Seven Mile Market in Pikesville launched what's thought to be the nation's largest kosher supermarket Tuesday, offering shoppers kosher versions of almost everything they could find in a conventional grocery store.
Everything, that is, but bugs in the salad bar. And baby seahorses in the sushi.
"People are not aware their salads have quite a few insects in them," said Rabbi Mayer Kurcfeld of STAR-K Kosher Certification, explaining that the newly relocated and expanded market has a kosher inspector who checks all salad greens for bugs.
Neither Jews nor gentiles want insects in their lettuce, but Kurcfeld said Jews want them out for reasons more powerful than the ick factor: "Because the Torah says so."
A similar effort is made at the manufacturing level to ensure the seaweed sold at the store for sushi does not have bits of baby seahorses or shrimp in it, he said.
With these critter-eradication efforts behind the scenes, Seven Mile Market could pass for any gleaming suburban grocery store but for the multitudes of shoppers in yarmulkes and headscarves.
The market, with 55,000 square feet of space, occupies a former Safeway store at 201 Reisterstown Road, near its original 28,000-square-foot location on Seven Mile Lane.
"They're by far the largest kosher supermarket in the U.S.," said Menachem Lubinsky, editor of Kosher Today, an online publication that monitors trends in the kosher food and beverage industry. He said the next largest is Rockland Kosher Supermarket in Monsey, N.Y., with about 30,000 square feet.
The original Seven Mile Market catered to Baltimore area's large Jewish population — it numbers about 100,000 — with specialty items that could not be found elsewhere. The new location offers that plus all the amenities of a full-service supermarket.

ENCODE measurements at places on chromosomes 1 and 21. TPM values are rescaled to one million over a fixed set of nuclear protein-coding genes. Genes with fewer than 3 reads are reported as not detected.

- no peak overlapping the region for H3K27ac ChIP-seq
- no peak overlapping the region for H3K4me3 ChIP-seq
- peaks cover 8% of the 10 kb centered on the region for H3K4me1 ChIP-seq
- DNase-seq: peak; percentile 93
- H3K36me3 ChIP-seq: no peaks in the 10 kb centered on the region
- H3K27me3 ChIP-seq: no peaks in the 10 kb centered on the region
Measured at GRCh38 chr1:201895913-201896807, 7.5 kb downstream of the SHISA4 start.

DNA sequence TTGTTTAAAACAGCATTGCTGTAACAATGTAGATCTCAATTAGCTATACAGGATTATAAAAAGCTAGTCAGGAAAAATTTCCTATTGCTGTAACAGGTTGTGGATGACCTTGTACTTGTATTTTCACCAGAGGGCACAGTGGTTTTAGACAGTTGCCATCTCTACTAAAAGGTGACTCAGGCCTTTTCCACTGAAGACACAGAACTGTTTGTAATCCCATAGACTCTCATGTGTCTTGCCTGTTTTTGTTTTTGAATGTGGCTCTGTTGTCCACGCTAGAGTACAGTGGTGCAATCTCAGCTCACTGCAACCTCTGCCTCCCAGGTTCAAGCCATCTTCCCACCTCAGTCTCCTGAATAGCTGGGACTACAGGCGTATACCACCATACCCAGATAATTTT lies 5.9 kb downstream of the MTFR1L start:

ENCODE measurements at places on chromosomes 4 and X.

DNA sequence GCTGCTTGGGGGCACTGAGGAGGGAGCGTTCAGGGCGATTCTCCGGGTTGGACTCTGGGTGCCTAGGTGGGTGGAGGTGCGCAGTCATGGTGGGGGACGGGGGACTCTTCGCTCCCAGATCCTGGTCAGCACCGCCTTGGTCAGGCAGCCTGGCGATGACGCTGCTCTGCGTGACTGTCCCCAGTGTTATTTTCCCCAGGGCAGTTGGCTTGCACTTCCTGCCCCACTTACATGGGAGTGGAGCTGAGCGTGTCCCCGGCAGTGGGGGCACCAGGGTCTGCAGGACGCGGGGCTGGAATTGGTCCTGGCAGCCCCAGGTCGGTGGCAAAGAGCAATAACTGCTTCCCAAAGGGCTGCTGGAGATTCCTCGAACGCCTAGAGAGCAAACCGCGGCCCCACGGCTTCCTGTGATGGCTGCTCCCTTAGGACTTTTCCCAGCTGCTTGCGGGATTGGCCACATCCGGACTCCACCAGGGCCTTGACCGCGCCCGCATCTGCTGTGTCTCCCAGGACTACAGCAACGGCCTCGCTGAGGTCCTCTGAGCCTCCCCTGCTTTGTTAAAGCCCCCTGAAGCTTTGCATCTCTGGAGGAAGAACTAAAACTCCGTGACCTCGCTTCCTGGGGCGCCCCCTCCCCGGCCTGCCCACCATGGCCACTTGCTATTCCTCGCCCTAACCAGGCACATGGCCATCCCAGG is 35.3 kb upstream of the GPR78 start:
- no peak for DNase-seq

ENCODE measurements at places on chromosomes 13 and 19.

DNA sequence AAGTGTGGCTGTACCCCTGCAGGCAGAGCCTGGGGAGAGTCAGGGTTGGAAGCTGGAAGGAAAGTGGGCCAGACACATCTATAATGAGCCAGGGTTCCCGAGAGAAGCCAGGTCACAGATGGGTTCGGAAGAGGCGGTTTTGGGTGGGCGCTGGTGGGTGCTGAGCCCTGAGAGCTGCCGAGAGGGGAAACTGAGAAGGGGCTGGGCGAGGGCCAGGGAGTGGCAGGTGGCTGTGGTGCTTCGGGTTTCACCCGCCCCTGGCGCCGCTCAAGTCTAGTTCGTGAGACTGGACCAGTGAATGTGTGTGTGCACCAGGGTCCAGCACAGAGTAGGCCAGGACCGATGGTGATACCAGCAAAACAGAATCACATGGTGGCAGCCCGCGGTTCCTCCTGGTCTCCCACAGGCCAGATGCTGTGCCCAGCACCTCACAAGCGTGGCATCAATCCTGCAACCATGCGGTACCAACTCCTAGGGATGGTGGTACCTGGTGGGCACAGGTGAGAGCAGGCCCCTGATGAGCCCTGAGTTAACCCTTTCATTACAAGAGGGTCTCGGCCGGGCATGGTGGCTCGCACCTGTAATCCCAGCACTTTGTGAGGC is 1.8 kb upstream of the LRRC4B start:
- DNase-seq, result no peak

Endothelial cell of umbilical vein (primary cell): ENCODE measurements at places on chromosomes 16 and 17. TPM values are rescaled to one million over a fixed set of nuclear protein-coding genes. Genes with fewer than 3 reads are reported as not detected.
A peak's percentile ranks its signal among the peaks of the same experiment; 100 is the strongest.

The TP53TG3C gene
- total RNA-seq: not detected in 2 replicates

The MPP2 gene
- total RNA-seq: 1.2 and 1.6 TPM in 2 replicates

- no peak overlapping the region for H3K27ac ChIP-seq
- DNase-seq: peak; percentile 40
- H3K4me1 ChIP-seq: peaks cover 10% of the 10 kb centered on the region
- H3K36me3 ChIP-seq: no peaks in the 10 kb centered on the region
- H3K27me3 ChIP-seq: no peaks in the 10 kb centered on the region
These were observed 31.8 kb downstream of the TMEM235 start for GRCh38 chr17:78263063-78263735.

There's a floral department, bakery, fish counter, meat department and pharmacy. All of the over-the-counter medications in the pharmacy have been certified by STAR-K, ensuring that there are no gel caps or products with glycerin, which could be derived from non-kosher animal sources.
The store also will have a cafe, which is expected to open in about a week.
Some of Seven Mile's 17 aisles are devoted to natural and gluten-free foods that were not available in kosher form even a few years ago. Gluten-free challah. Spelt-flour chocolate chip cookies. Even Utz potato chips, which didn't offer a kosher product when Seven Mile owner Hershel Boehm opened the original market in 1988.
"It's really truly amazing how sophisticated the palate is," Kurcfeld said, standing in an aisle with kosher tofu and flax cereal. "There's nothing anywhere like this. It's just unreal."
Boehm aimed to open his store by summer but ran into some delays that he described as "little hiccups here and there."
"Thank God, everything seems to be going good," Boehm said as he surveyed shoppers filling their carts Tuesday morning. "We tried to make it pleasant for the customer."
Converting the Safeway space to a kosher one was no simple feat, one chiefly accomplished with elbow grease. Refrigerated cases and shelves had to be cleaned so there were no traces of non-kosher foods. Bakery ovens had to be heated to their highest temperature for 45 minutes to an hour. Certain things had to be tossed, such as metal trays on which something like ham-and-cheese sandwiches might have set.
"This is very difficult to kosherize," said Kurcfeld, who oversaw the process.
Customers seemed to think it was worth the effort.
"We're very excited," said Devorah Sopher of Pikesville, who was shopping with three of her four young children, one of them taken with a bag of frozen chicken nuggets shaped like different animals. "Lots more space, lots more flavors of everything."
"They have a very beautiful selection of fruits and vegetables," said Sonia Hymer of Pikesville, a retired bookkeeper shopping with her husband, Tobias.
Hymer was also pleased to see friendly staffers from the old store at the new one.
"But," she deadpanned, "they're not giving me anything for nothing,"